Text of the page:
A part of every show is her trusty suitcase kick drum. Going back to her background vocal days, she would use an egg shaker for percussion and said she fell in love with the beats. She wanted to keep that in her solo act.
“What inspired me was I was at my parents’ house in western Pennsylvania, and I was going through the attic, and I found my dad’s suitcase. When I was little, he used to travel around as a door-to-door salesman, and he would sell kitchenware out of a suitcase,” she said.
“I had seen suitcase drums before, so I asked him if I could take it. He said, ‘Take it. It’s yours.’ So I took that, and I put a foot pedal in front of it and just started fooling around, and I really loved the sound. So I thought, ‘There you go. There’s my percussion.’”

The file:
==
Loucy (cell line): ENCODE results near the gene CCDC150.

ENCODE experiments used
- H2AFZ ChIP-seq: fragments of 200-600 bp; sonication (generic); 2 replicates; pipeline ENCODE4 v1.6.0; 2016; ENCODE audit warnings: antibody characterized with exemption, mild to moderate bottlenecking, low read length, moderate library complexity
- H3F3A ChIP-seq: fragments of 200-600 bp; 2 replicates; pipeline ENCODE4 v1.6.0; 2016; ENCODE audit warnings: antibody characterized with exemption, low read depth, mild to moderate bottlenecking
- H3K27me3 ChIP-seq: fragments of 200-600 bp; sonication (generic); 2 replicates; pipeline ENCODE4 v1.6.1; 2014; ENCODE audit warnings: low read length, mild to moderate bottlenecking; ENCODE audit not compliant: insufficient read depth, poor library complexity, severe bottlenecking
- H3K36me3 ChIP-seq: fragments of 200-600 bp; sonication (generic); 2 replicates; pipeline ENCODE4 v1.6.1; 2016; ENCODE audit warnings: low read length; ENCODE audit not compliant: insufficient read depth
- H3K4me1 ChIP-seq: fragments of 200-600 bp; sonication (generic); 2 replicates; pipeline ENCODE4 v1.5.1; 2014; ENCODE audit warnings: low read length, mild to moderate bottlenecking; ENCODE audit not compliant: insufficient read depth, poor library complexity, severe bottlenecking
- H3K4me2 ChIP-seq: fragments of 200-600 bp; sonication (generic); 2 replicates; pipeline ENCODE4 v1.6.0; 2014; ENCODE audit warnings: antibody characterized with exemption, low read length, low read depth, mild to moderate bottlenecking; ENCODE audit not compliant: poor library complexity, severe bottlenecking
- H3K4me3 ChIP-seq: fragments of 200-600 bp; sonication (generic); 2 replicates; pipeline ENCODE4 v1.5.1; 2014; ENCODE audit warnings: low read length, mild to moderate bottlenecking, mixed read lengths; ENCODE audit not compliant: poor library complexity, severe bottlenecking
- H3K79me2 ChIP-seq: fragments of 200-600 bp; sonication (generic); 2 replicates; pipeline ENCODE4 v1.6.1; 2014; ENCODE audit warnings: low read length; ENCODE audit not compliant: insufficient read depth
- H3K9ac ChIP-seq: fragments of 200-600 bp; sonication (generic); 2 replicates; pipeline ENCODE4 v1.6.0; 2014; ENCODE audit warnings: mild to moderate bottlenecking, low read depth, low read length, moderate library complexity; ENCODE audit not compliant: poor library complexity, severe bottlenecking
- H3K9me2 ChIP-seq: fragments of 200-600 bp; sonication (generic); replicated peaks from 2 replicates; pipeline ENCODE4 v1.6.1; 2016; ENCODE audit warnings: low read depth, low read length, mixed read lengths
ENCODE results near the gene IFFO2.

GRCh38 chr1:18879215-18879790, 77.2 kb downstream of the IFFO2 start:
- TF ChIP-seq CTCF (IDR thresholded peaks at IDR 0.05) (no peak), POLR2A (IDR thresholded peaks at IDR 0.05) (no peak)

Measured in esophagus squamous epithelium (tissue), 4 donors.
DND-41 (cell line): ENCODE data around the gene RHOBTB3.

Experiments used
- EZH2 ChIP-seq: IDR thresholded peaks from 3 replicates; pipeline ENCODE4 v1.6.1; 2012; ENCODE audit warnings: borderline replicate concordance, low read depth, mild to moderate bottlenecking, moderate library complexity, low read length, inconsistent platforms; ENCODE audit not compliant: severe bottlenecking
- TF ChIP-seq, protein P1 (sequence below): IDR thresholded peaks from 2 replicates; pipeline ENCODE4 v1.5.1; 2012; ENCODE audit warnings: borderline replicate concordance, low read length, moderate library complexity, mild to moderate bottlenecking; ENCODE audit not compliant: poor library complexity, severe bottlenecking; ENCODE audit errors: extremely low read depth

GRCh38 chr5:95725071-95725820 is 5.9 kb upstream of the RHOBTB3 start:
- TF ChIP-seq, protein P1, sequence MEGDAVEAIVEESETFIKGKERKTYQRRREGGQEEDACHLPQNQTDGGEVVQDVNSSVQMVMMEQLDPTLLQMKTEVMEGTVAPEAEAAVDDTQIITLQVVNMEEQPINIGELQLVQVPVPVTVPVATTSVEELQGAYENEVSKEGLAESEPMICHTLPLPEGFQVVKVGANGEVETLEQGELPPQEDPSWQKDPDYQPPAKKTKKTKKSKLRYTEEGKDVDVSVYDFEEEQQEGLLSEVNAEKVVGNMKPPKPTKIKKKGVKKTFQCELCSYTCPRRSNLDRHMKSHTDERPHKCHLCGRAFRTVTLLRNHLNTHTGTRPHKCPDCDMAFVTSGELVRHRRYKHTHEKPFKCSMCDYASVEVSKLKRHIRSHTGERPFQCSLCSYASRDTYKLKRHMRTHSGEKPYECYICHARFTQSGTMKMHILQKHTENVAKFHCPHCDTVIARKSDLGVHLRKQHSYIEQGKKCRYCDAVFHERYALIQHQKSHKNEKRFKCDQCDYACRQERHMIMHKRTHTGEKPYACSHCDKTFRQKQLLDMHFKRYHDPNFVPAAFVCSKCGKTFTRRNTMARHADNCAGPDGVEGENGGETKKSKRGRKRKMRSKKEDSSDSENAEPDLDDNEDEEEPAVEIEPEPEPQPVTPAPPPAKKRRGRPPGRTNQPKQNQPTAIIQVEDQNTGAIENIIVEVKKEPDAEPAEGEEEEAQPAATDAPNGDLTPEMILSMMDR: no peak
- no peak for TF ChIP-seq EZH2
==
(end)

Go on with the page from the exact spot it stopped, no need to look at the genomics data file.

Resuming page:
She said many people are not familiar with the instrument.
“A lot of times, when I play the suitcase drum out, people have never seen that before, and they want to know what I’m doing. They want to see the back of it and how it works,” she said.
“People have been playing those for a long time, and probably one of the reasons I know about that is just where I grew up — the country, the backwoods kind of thing, where people are just making music from what they can get their hands on.”
For the April 9 show, she will be joined by banjo player Adam Clifton, who played on her EP. She is excited to perform for an audience, such as the one that will be at the Old State House.